2006, No.7

  Viola Korczak
» Ethics -- the practical realities
» Sustainability 3.0 -- The Innovation Imperative
··Codes, codes and more codes
··Pharmaceuticals ... again
··Whistle-blowing in the wind...
··Ratings vs. Responsibilities
  Viola Korczak

The Pharmaceutical Industry's Code of Conduct is not working

GB: Viola, thank you for speaking with us. Roche have been accused of entertaining doctors rather lavishly – more lavishly than the code of conduct would allow. Do you have any comments about that particular incident?

The problems in the pharamceutical industry


VK: Well, I’ll begin at the start by saying a little bit about the Medicines Australia Code of Conduct just to give you some perspective. The Code of Conduct has actually been around since around 1960 and it’s been updated every three years or so; the ACCC has just approved version 15. Medicines Australia is the peak body of the pharmaceutical industry in Australia and it regulates pharmaceutical advertising. Medicines Australia has a monitoring committee which evaluates any claims about breaches that are brought before it. We at the Australian Consumers’ Association believe that this code is ineffective for several reasons. The fines that are imposed on companies found to be in breach are quite low: the maximum fine that can be levied against a company is $200,000, but we found in the last Medicines Australia annual report that none of the fines were over $150,000 and that most of them were around the $25,000 mark which is really a drop in the ocean for an industry as big as this one. The pharmaceutical industry is the third largest exporter of manufactured goods in the country and the fines simply do not deter repeat breaches. We see the same companies breach the Code time and again.

For example, we made a complaint about a product that Bayer was advertising, called Levitra, for erectile dysfunction. Bayer produced ads of bananas, one pointing down and the other one pointing up – they were quite tacky actually – and they advertised these in medical journals, in newspapers, anywhere they could, offering a money-back guarantee for the drug. General Practitioners were sent a script with a money-back voucher so when the patient was prescribed the medication, they were also given the voucher. In effect, this is direct consumer advertising in all but name, so we made a complaint to Medicines Australia and, even though Bayer was found to be in breach of the Code, it was not fined. The company had to remove all the ads, issue a corrective letter to all health professionals who received the information and also publish a corrective advertisement in the health professional journals where the ad appeared. However, the complaint took six weeks to process and Bayer continued to run the ads during that time and was not fined. Bayer is a repeat offender – and it is likely to do it again because the sanctions are simply too low.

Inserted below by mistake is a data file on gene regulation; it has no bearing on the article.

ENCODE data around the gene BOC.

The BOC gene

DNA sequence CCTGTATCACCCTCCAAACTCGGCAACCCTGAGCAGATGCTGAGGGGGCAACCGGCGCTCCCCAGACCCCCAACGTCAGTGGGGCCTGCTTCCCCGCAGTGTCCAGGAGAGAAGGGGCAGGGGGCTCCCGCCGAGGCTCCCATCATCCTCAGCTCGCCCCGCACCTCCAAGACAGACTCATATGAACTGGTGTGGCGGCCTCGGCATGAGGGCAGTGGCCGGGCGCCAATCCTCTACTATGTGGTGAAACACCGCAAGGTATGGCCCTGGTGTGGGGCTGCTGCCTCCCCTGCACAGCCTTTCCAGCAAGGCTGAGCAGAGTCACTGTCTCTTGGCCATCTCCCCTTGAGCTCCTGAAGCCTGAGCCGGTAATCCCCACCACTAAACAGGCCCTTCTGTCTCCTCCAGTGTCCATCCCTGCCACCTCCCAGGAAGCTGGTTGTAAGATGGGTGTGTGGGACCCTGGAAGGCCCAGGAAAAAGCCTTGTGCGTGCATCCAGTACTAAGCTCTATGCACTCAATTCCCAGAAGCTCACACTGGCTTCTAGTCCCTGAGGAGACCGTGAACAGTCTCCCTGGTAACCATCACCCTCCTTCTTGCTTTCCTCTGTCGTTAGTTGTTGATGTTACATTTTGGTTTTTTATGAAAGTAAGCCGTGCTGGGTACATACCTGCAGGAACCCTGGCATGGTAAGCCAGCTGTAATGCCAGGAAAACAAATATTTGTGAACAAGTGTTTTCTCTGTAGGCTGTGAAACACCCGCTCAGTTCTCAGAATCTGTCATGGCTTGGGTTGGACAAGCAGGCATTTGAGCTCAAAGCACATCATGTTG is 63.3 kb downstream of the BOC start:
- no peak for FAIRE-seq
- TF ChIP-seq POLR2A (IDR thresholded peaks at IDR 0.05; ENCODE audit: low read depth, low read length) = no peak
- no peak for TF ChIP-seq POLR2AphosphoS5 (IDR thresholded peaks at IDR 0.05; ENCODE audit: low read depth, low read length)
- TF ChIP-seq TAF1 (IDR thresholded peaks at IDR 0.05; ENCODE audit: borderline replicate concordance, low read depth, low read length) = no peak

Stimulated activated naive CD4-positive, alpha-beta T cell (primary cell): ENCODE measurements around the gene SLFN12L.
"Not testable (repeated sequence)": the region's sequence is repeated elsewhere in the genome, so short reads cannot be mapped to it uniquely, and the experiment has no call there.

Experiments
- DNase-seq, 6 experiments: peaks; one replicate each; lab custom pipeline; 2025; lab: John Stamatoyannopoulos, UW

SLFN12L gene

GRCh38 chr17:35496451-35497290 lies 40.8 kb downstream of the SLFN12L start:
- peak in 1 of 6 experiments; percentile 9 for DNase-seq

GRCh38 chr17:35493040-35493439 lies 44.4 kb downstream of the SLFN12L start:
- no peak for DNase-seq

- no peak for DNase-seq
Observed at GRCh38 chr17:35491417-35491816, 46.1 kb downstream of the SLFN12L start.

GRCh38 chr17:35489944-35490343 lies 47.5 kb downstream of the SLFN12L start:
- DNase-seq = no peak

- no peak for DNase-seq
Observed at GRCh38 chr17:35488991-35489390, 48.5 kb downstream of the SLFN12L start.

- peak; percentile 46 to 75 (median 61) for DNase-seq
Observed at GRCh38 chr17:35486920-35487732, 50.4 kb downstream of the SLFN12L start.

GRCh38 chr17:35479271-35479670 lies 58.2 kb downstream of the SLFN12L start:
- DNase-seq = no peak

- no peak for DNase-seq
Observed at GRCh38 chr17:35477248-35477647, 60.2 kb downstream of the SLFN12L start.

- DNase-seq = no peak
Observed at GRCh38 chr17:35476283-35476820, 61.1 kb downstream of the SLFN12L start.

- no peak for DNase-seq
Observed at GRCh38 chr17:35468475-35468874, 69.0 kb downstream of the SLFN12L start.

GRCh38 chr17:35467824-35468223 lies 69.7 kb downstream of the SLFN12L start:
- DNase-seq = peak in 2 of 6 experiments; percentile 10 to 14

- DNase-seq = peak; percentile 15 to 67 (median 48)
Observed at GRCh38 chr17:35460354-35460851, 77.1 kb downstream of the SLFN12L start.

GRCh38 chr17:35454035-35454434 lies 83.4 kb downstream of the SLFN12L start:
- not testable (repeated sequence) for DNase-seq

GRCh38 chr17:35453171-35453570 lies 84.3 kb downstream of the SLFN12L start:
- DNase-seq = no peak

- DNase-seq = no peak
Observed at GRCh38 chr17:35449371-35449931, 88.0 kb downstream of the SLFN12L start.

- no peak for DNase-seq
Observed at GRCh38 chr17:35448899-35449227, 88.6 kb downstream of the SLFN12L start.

GB: So, if the Code of Conduct or self-regulatory system is not functioning, what would the Australian Consumers’ Association like to see in its place?

VK: Ideally, legislation enforced by the appropriate regulator. Failing that, we would want the industry to develop an effective code of conduct that meets certain policy objectives established by legislation. So, we would argue for higher sanctions, more effective monitoring and so forth.

GB: Could you explain some more about direct consumer advertising?

VK: While it is legal in the US and in New Zealand, it is prohibited in Australia and most other OECD countries. However, companies get around the prohibition in various ways. For example, by running campaigns that look like educational awareness-raising campaigns which in fact promote a particular drug. Just to give you an example, there was a recent advertising campaign for a drug called Xenical. They had a picture of a person who was overweight and the message was, “Go ask your doctor”. Although the ads could not name the drug, they used the colours of the drug and so forth on the advertising, so when the patient approached their doctor they would ask about it and be directed to this drug.

We think that the current situation has a number of serious problems. (These can be found on our web site.)

  1. Ineffective monitoring. For example, with the Bayer advertisement example I mentioned earlier, that situation really should have been picked up by the monitoring committee, but it was not.